Anything that deals with the past can sometimes be a turnoff to some people, that the antiquated must only be revered in museums, journals, and sweet old memories. But Steven Spielberg’s latest film, Ready Player One, which is adapted from a 2011 novel of the same title by Ernest Cline, tries to flip the table on that mentality. In here, Spielberg proves that the old can actually be just as interesting as the new. Because when it comes to pop culture—which is basically the fabric of this movie—the old is what becomes of all that is treasured.
Aside from being a critique on modern day distractions and anxieties (corporate greed, privacy issues, social media catfishing!), Ready Player One is a wild, visual feast of nostalgia. It’s as if it serves as a geek’s guide to 80’s and 90’s music, movies, pulp fiction, video games, comic books, and other sundry items that are usually deemed too inconsequential for lofty-minded individuals.
The story is set in the year 2045 and introduces us to Wade Watts (played by an effective but easily forgettable Tye Sheridan), a young man who spends most of his time in the Oasis as Parzival, a virtual world created by James Halliday. This is where anything goes, depending on the limits of your imagination (and the digital coins you collect in this computerized reality). Upon the death of Halliday, his avatar (or his digital persona) reveals to all players that there are three challenges to three powerful keys that grant ownership and control of the entire game. Everything changes when Watts meets Art3mis (yes, that’s spelled correctly) who reveals to him that this is no longer a game, when the order of the world is at stake and the gap between classes of society gets even more pronounced—especially that the power-hungry technological company Innovative Online Industries is doing everything it can to take hold of these keys.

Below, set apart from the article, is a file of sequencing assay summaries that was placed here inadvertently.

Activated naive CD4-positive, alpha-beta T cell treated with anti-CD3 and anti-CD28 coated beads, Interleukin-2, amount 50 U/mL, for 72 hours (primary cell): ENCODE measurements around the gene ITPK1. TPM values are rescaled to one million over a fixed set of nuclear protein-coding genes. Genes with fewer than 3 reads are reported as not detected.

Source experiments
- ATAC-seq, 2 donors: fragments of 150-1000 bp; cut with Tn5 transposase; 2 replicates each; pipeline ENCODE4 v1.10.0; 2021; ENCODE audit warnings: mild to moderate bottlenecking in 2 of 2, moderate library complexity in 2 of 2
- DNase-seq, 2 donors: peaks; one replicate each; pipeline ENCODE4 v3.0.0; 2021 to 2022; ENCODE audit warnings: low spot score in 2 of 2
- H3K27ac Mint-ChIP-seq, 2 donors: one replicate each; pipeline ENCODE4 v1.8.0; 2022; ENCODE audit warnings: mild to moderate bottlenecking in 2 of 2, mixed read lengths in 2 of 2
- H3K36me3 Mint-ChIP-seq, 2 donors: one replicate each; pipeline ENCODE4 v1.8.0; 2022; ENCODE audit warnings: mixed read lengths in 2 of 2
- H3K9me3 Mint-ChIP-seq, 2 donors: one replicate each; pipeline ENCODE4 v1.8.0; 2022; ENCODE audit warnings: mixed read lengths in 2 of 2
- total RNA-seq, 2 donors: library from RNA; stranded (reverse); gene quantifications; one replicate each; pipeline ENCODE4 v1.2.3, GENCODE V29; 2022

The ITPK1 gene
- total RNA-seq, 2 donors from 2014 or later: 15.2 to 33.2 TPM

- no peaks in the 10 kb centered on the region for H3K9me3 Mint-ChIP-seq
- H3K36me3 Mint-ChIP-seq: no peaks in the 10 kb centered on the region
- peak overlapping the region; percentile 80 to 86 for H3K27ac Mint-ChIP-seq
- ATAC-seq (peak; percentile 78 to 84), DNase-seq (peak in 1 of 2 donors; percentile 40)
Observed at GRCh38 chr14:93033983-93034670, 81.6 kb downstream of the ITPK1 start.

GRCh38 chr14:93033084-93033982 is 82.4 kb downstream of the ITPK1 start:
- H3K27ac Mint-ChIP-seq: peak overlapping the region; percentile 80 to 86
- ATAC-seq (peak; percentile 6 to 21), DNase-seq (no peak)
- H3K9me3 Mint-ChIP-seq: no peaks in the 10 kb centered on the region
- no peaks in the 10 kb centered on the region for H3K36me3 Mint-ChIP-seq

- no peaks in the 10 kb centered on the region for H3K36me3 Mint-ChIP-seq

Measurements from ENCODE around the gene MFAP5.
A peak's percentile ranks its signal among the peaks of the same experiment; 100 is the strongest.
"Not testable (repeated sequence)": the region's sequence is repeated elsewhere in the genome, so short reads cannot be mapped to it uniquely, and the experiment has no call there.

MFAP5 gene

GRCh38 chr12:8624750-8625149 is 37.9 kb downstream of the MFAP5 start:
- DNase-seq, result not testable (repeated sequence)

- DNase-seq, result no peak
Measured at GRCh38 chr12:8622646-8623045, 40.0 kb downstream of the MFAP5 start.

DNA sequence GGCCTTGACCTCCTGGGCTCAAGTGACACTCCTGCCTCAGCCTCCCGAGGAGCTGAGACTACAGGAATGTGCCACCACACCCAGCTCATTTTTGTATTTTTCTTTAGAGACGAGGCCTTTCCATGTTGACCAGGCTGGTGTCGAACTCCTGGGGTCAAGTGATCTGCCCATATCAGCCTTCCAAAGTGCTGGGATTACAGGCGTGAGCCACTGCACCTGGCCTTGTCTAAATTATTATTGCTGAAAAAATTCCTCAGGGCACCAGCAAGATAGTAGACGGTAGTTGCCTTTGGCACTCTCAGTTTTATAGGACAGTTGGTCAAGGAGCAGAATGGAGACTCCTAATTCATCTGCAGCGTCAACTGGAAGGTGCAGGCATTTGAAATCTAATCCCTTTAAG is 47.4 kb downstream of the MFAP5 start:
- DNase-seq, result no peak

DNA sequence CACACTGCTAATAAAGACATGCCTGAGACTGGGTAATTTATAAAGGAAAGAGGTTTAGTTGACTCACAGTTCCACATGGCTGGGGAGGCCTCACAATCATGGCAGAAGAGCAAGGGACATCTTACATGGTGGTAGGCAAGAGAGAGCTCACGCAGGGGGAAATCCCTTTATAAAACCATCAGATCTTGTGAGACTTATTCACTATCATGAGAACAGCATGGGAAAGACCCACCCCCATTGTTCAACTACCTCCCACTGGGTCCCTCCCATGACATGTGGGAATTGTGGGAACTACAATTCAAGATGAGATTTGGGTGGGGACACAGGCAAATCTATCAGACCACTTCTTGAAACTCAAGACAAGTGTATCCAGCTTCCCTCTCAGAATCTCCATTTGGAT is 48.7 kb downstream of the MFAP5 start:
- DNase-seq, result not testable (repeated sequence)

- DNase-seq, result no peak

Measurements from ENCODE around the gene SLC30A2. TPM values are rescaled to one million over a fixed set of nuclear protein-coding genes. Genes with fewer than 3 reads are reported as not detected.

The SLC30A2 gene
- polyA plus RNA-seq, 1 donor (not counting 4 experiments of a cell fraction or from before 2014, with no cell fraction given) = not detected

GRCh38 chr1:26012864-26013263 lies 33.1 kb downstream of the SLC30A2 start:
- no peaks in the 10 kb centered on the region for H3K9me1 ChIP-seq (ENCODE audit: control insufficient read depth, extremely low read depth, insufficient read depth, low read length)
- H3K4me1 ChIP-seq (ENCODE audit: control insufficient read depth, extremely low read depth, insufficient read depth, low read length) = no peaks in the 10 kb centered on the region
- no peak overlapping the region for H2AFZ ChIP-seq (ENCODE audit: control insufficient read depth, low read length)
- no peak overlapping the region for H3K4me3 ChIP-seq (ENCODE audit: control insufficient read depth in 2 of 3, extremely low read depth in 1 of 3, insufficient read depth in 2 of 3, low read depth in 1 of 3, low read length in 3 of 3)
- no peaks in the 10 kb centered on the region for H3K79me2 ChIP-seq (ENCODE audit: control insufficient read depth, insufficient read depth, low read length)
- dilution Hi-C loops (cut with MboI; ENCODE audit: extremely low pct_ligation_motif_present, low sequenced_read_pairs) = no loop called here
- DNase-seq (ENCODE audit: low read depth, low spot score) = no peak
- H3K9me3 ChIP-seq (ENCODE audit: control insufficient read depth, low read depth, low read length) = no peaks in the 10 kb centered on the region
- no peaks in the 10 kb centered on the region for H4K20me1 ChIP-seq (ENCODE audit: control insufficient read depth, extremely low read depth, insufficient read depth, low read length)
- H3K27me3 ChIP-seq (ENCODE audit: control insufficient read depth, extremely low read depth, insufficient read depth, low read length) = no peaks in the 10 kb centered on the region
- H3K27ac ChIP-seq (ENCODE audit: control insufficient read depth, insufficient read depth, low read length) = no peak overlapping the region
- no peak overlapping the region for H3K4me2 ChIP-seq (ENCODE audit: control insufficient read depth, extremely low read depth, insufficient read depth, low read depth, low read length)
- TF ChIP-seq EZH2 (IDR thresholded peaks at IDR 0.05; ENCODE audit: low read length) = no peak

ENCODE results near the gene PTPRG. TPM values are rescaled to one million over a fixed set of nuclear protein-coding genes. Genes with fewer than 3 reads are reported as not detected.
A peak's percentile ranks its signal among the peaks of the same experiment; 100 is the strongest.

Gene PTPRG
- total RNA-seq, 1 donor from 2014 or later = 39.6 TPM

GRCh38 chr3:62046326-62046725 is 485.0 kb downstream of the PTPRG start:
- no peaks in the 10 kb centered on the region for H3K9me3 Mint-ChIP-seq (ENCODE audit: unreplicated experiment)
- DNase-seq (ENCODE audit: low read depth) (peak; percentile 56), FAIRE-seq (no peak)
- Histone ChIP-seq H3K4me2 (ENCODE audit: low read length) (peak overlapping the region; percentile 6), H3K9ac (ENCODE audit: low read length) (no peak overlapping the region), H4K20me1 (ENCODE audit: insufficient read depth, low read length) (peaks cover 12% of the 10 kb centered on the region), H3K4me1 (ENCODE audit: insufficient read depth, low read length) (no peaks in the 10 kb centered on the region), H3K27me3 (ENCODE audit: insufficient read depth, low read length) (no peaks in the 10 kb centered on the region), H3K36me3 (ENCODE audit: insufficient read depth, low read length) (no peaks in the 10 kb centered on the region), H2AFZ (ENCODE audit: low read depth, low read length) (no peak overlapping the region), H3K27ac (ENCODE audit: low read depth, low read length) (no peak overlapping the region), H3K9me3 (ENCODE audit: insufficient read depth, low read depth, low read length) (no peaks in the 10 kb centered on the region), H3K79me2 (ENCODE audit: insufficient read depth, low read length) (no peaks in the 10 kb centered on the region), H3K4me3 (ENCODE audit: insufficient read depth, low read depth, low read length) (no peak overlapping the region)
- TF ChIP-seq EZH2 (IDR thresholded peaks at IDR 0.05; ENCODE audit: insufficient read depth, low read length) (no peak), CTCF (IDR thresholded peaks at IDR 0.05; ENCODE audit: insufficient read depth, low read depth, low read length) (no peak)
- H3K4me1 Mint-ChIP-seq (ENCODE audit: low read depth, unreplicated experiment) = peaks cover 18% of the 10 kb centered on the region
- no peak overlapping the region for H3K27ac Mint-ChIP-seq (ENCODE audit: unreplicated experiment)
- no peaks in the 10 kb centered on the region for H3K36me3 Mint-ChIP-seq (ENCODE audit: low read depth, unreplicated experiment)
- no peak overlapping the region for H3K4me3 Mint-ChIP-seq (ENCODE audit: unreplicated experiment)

Ready Player One has little of the subtlety and poeticism that shaped Spielberg’s other ambitious, fantastical works like A.I. Artificial Intelligence and Minority Report, but it certainly has the frenetic energy of The Adventures of Tintin and War of the Worlds. It just keeps going and going, with little pauses to process all the pop culture references bombarded at you before the next batch arrives.
Yes, it does wholeheartedly embrace the wonders of the past, which give the movie a tendency to tread on clichés and camp and the requisite shots at admiration of the familiar, but all this does not rob it of the fact that it is so satisfying to walk down memory lane. Each scene is like this homage to something exuberant, something vital to our understanding of reality, no matter what time it is derived from. Whether we as viewers are in it for the nostalgia trip or not, this movie sure knows how to play its game
[ photo borrowed from this site ].